During a half-awake shower this morning, I came to the firm conclusion that my toe hurts (a lot) and the use of animals in testing bath supplies should be ceased immediately.
One conclusion led to the other, but it took me a little while to devise how to shape my argument against animal testing in relation to me, my shower this morning and my now-swollen toe. I’m a pretty “green” guy. Not envious and I do not consider myself “pretty.” I’m for the preservation of planet Earth and its inhabitants. I make a conscious effort to refrain from littering, throwing away recyclable goods and peeing in the pool.
While peeing in the pool does not directly harm the environment, it does dirty the pool. The dirtier the pool is, the more chlorine it requires and chlorine is very bad for the environment. My continuous search for knowledge led me to an ongoing survey collecting data about pool peeing. Of the respondents, 70% admitted to “peeing in a public pool” at least once and over 50% said they do it “quite often” or “every time I swim.”
Kind of takes the fun out of swimming, huh? High-dive into that.
So, I have added a new green initiative (not supporting animal testing) to my expanding list of “conscious efforts” and to help combat the environmental effects of blatant disregard for under-water etiquette.
If your eyebrows are sore from looking at this page and wondering where my point is, it is below – hiding among letters and punctuation marks.
During my piping-hot shower this morning, I scribbled Axe body wash on my white, or “upper-body,” loofah and lathered my face, arms and torso liberally. I blinked a couple of times and edged some of the bubbles from my eyes so I could see enough to reach for my blue, or “lower-body,” loofah. Just as I squeezed the bottle and began to scribble another soap spiderweb across my blue loofah, I heard the muffled wet exhale linked to every soap bottle’s finale and what people sometimes acquaint to something else. (I wish I knew how to write that sound.) Uh-oh! Time out.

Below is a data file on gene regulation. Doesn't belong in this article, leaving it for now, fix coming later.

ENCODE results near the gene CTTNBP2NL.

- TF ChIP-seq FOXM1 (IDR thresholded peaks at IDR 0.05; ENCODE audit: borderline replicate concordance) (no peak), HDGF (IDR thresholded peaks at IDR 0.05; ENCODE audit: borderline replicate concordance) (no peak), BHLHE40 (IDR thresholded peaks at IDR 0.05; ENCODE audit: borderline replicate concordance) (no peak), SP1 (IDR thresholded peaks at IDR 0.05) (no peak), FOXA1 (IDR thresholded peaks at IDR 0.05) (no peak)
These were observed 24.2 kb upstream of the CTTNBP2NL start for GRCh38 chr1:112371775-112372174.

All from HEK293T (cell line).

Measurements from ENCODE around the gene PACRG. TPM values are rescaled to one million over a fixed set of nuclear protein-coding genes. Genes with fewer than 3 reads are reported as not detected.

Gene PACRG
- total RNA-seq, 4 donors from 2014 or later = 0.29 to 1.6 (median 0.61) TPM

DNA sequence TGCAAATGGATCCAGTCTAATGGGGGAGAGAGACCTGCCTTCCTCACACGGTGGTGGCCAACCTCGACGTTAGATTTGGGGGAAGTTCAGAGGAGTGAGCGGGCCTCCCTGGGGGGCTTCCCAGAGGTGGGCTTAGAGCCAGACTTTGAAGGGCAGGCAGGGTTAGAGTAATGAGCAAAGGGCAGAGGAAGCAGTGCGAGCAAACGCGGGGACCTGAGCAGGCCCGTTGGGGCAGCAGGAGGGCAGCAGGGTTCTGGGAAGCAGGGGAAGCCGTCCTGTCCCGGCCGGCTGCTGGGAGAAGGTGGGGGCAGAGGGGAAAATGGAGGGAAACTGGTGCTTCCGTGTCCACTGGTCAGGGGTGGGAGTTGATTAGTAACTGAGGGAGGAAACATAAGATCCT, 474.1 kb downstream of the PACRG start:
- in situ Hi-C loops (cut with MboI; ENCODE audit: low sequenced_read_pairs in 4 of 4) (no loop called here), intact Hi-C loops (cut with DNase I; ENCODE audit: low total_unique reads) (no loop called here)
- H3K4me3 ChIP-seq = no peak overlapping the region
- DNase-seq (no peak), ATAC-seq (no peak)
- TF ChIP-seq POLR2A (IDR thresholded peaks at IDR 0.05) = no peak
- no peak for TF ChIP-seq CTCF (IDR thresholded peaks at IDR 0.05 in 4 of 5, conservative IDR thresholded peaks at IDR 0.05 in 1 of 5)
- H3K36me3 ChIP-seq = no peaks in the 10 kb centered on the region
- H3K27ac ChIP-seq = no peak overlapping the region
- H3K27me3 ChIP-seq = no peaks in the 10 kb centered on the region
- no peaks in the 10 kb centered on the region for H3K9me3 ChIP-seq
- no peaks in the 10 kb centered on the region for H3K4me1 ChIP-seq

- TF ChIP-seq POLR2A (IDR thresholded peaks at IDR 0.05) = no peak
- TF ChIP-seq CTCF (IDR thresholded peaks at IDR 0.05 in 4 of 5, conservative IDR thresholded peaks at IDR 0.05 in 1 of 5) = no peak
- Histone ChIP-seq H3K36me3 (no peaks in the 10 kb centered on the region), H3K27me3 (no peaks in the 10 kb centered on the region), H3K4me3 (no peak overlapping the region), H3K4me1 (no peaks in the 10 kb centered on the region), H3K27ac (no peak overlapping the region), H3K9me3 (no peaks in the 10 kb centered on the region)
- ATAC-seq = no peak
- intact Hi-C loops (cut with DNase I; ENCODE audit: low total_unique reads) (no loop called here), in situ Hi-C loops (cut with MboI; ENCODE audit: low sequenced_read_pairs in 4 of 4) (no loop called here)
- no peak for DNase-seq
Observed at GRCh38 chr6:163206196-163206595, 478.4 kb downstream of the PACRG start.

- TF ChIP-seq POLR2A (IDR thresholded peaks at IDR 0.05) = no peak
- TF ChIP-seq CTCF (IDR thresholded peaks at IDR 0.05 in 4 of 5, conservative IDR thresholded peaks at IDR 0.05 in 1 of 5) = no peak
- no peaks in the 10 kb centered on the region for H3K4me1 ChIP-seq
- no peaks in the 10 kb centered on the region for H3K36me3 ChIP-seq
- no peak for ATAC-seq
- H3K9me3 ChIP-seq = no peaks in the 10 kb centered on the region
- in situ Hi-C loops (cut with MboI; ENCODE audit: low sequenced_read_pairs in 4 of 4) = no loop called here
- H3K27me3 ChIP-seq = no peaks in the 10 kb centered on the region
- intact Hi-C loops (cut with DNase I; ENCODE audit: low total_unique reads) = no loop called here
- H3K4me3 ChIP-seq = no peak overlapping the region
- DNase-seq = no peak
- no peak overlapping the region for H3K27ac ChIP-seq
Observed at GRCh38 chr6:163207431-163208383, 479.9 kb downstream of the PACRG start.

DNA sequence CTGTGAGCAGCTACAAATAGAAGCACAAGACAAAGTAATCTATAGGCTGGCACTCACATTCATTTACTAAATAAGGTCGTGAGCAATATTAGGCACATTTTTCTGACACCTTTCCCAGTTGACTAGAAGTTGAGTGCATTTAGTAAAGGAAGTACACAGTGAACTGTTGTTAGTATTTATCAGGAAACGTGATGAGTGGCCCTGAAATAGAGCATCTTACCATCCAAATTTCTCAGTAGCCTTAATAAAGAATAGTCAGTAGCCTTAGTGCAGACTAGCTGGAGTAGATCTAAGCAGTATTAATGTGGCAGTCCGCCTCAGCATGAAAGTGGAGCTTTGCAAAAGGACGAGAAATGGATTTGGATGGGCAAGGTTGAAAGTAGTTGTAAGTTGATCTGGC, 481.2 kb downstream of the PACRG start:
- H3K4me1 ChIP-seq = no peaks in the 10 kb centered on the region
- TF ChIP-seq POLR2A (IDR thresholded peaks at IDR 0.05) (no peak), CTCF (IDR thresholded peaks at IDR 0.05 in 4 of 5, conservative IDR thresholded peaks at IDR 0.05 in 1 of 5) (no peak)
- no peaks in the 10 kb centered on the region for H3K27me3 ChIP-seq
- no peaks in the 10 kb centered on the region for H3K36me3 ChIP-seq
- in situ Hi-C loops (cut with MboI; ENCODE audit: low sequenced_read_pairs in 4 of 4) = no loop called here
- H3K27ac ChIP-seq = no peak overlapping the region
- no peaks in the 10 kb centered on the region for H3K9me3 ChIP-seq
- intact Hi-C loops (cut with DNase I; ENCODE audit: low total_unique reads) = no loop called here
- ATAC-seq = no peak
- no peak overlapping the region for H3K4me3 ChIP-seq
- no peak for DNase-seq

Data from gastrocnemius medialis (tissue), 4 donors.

OK, I just made myself laugh. Time in.
I threw my Axe away and picked up the Old Spice Red Zone I recently purchased against Meg’s advice to buy organic. I popped open the plastic lid, noted the extremely large diameter on the soap hole, turned it over and dumped a commercial-sized glob onto my blue loofah.
When I say “commercial-sized” I’m not referring to commercial use. No, I’m referring to all the commercials you see on TV where the person showering feels it necessary to build a mountain of soap, capable of dwarfing most dog poops, on their loofah.
Now, understandably upset from using a third of the shower gel on my first squeeze, I turned it over to close it. Using my loofah hand, I clicked the lid shut with just enough force to disable the apparently under-tested, shower-safe grips on the sides of the container. Allow me to introduce my toe to the last bottle of Red Zone I will be purchasing.
The bottle landed with what felt like the force of ten Chuck Norris stomps on my right-foot’s big toe.
Hey! Here it is, my point!
Animal testing could never alert P&G to the obvious flaw in their package design for Old Spice Red Zone shower gel. Mice and rabbits do not shower like humans do and don’t hold the soap container with one hand – they lack the gripping ability of the modern man (I’m not sexist, but how many women do you know who use Red Zone?). In addition, mice, rabbits and most rodents do not wear makeup, so testing cosmetics by hastily applying it to their eyes, ears, fur and skin is totally ridiculous.
We’re trusting the safety and use-ability of everyday products to lab testing performed on helpless creatures lacking many of the physical characteristics that humans have. I say we use clones. A clone could communicate to P&G the need for attaching a neck strap to the lubricated bottle of Red Zone now laying broken on my bathroom floor (innuendo) and that the only thing it gave me for eight-hours was a limp – not a fresh scent.